Dear Philosophers (and especially Prof. Pogge), I can see why an empirical theory of DESCRIPTIVE ethics is possible, but can there be an empirical theory of NORMATIVE ethics? It seems to me that, in the final analysis, you cannot deduce "ought" from "is". If all people are born (have evolved) to be selfish and cruel, does it follow that we should be selfish and cruel? Shouldn't we be considerate and kind, even if we are not born with these attributes?

Just to clarify terminology. I would understand an empirical theory of ethics as one that explains the activities of a group of ethicists. An empirical theory of descriptive ethics would seek to explain the activities of those who describe ethical beliefs and practices; and an empirical theory of normative ethics would seek to explain the activities of those who justify or challenge ethical beliefs and practices. An empirical theory of normative ethics would not itself seek to justify or challenge normative-ethical propositions.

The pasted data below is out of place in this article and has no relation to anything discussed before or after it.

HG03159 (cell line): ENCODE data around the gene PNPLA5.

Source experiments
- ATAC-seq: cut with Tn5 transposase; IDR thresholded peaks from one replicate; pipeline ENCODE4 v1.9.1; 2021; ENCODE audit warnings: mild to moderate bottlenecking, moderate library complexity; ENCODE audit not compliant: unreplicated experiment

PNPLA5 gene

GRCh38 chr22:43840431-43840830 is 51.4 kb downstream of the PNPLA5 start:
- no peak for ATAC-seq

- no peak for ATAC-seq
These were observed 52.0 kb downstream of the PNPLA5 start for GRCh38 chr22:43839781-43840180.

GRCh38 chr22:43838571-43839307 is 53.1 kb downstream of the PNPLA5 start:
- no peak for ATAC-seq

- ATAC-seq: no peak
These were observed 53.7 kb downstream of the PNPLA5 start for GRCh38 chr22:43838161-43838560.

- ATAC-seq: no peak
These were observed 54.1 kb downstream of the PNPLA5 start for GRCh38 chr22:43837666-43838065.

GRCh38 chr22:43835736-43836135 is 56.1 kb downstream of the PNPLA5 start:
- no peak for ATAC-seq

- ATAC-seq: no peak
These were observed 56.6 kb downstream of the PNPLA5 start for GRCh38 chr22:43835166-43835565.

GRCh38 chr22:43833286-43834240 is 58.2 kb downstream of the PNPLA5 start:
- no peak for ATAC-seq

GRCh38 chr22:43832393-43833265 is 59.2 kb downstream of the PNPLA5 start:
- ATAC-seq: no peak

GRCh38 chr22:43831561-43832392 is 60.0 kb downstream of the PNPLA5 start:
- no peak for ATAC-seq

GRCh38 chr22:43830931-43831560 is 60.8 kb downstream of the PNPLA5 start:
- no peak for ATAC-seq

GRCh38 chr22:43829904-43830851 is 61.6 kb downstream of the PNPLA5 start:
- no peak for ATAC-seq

Leaving terminology aside, I think what you mean to ask is whether an empirical account of how human beings behave has normative implications. In response, I would certainly agree that it does not follow from the fact that human beings tend to behave in certain ways that they ought to do so. Still, I would not think that empirical knowledge about human beings is normatively irrelevant. Two examples. If a morality is too complicated for human beings to understand or to follow with reasonably accuracy, then we might conclude that it is not the morality that human beings ought to try to follow. Similarly, if a morality is so demanding that we do not manage to educate most human beings to follow it, then again we would seem to have reason to conclude that it is not the morality human beings ought to try to follow. I see morality as solving the practical task of helping us live together peacefully and in a way that lets us flourish individually and collectively. On this account, we should be sensitive to empirical information and practical experience.

Should you be interested in more on this question, you might want to look at my exchange on this with Jerry Cohen (who takes the opposite view to mine). My response to his book -- Rescuing Justice and Equality -- is "Cohen to the Rescue!" in Ratio 21/4 (2008), pp. 454-75.

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